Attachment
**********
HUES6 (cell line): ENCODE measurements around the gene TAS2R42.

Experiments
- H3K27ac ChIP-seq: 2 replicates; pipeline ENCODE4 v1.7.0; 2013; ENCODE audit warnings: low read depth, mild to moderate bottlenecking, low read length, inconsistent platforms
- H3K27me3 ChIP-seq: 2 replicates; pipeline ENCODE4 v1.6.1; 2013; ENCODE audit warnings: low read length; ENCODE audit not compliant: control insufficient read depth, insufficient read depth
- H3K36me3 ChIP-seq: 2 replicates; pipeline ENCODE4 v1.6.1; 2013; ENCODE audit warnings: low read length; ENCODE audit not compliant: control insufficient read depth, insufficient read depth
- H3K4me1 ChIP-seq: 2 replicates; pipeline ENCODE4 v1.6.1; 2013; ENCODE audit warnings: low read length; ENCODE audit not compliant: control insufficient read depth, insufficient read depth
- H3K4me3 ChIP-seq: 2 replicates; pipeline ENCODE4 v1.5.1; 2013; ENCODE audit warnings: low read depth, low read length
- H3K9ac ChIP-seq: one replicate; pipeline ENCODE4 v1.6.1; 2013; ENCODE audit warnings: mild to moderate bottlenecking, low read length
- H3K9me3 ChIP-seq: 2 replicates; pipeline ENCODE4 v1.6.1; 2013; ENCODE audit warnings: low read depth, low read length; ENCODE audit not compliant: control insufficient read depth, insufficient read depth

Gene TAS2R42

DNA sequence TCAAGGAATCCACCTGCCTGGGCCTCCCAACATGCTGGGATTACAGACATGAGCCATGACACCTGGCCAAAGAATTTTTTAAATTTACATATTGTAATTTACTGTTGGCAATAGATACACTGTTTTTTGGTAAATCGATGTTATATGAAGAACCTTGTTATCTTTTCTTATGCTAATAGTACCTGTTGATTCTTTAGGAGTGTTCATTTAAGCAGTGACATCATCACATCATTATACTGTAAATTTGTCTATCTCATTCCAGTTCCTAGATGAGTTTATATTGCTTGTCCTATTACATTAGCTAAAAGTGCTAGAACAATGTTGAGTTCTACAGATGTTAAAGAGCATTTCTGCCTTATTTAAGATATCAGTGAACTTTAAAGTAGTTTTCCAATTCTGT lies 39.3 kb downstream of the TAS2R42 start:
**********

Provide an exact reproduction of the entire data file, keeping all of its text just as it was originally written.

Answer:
HUES6 (cell line): ENCODE measurements around the gene TAS2R42.

Experiments
- H3K27ac ChIP-seq: 2 replicates; pipeline ENCODE4 v1.7.0; 2013; ENCODE audit warnings: low read depth, mild to moderate bottlenecking, low read length, inconsistent platforms
- H3K27me3 ChIP-seq: 2 replicates; pipeline ENCODE4 v1.6.1; 2013; ENCODE audit warnings: low read length; ENCODE audit not compliant: control insufficient read depth, insufficient read depth
- H3K36me3 ChIP-seq: 2 replicates; pipeline ENCODE4 v1.6.1; 2013; ENCODE audit warnings: low read length; ENCODE audit not compliant: control insufficient read depth, insufficient read depth
- H3K4me1 ChIP-seq: 2 replicates; pipeline ENCODE4 v1.6.1; 2013; ENCODE audit warnings: low read length; ENCODE audit not compliant: control insufficient read depth, insufficient read depth
- H3K4me3 ChIP-seq: 2 replicates; pipeline ENCODE4 v1.5.1; 2013; ENCODE audit warnings: low read depth, low read length
- H3K9ac ChIP-seq: one replicate; pipeline ENCODE4 v1.6.1; 2013; ENCODE audit warnings: mild to moderate bottlenecking, low read length
- H3K9me3 ChIP-seq: 2 replicates; pipeline ENCODE4 v1.6.1; 2013; ENCODE audit warnings: low read depth, low read length; ENCODE audit not compliant: control insufficient read depth, insufficient read depth

Gene TAS2R42

DNA sequence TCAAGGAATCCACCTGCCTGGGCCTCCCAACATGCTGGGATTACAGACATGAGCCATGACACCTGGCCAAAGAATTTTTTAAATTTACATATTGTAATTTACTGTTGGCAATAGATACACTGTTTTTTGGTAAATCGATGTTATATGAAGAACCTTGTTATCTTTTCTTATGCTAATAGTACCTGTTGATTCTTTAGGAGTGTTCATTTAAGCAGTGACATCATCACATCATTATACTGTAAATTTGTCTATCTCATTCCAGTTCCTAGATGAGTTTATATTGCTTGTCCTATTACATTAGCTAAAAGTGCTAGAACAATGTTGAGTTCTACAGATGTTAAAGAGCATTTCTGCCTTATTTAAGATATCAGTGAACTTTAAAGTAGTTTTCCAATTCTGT lies 39.3 kb downstream of the TAS2R42 start: